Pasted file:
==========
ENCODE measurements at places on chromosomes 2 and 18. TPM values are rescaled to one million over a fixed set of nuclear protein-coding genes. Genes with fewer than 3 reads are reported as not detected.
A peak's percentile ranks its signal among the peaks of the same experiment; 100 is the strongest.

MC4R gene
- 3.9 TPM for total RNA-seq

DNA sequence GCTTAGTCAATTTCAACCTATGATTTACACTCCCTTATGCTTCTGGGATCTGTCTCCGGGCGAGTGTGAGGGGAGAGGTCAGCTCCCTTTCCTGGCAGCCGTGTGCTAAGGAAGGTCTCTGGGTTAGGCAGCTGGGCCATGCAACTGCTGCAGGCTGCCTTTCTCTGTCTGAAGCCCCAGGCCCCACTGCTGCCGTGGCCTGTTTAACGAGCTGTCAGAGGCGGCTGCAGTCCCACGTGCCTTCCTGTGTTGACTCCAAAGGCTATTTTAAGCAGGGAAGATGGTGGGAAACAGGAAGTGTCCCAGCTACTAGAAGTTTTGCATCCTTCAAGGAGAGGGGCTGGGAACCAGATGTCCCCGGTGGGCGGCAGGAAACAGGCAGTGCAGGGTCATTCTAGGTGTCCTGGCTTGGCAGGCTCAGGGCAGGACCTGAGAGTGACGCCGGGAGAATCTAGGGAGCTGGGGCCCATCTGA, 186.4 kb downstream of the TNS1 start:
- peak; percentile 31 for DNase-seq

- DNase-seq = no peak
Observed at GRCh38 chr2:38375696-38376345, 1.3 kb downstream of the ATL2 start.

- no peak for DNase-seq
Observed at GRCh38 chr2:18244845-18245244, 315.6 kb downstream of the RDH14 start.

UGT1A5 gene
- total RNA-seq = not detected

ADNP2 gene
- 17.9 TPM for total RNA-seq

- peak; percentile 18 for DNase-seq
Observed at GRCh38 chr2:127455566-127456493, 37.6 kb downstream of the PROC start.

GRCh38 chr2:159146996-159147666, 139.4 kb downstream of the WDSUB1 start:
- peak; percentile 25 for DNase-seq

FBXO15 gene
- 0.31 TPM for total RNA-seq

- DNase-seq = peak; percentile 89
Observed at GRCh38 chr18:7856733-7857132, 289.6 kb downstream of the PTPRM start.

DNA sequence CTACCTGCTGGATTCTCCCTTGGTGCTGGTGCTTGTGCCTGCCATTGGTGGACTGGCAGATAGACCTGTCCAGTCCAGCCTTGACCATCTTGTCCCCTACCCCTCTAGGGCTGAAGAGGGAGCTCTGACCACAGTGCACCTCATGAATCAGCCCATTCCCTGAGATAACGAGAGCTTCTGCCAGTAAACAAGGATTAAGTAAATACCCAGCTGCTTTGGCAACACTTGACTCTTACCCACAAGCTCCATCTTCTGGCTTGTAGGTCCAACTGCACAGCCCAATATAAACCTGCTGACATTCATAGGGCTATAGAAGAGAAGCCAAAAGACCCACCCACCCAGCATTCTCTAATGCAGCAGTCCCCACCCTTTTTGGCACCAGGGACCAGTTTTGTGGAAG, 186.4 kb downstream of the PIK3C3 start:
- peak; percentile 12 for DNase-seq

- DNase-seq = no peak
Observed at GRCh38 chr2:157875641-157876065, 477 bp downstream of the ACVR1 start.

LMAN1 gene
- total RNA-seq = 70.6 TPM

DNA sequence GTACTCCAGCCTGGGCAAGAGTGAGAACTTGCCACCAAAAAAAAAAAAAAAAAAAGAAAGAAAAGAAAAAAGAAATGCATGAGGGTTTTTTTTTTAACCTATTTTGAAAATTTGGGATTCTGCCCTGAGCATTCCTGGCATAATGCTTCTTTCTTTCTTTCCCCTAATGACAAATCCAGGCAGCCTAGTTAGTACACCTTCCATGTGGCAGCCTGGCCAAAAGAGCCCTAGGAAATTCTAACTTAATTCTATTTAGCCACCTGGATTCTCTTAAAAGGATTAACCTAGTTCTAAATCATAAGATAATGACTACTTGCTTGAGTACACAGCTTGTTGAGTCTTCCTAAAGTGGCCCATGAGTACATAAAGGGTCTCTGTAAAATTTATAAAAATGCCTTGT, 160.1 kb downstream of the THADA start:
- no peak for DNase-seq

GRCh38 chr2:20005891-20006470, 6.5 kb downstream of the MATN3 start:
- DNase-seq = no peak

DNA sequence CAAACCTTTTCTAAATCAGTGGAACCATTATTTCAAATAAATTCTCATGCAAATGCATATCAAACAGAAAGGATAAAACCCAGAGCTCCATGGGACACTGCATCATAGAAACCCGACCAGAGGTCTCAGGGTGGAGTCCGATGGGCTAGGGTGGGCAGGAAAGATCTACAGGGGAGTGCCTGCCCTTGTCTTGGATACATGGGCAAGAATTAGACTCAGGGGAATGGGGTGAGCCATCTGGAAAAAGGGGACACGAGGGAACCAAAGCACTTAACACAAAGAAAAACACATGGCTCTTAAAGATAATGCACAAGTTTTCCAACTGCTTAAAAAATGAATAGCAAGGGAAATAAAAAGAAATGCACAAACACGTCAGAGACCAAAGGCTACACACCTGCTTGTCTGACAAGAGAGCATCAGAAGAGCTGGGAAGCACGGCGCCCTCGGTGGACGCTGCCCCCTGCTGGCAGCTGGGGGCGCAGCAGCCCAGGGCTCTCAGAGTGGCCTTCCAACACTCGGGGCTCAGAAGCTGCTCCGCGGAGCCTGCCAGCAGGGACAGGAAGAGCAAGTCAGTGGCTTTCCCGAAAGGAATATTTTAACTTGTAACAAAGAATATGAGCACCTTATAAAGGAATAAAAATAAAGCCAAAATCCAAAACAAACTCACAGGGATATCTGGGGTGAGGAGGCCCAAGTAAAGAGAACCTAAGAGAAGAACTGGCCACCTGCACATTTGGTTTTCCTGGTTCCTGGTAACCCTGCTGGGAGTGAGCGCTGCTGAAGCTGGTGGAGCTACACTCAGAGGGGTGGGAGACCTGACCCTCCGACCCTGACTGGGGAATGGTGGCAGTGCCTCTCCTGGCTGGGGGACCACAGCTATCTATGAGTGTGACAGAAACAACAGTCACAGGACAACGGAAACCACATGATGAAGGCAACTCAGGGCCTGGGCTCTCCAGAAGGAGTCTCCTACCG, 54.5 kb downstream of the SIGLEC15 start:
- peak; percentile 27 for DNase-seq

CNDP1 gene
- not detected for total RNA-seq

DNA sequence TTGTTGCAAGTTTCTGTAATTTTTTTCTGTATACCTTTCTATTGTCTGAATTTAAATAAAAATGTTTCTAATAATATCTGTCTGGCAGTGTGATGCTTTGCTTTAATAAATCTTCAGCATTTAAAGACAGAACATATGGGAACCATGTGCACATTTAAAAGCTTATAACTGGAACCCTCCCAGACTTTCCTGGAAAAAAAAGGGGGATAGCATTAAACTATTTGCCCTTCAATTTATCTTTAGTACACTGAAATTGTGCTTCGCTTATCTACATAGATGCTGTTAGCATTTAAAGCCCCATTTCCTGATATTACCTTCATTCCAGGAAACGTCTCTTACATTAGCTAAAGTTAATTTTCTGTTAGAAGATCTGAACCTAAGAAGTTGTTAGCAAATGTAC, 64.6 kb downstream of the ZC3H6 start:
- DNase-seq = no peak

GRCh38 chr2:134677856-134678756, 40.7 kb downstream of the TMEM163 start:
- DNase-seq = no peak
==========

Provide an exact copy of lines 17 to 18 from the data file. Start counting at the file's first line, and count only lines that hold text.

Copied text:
GRCh38 chr2:159146996-159147666, 139.4 kb downstream of the WDSUB1 start:
- peak; percentile 25 for DNase-seq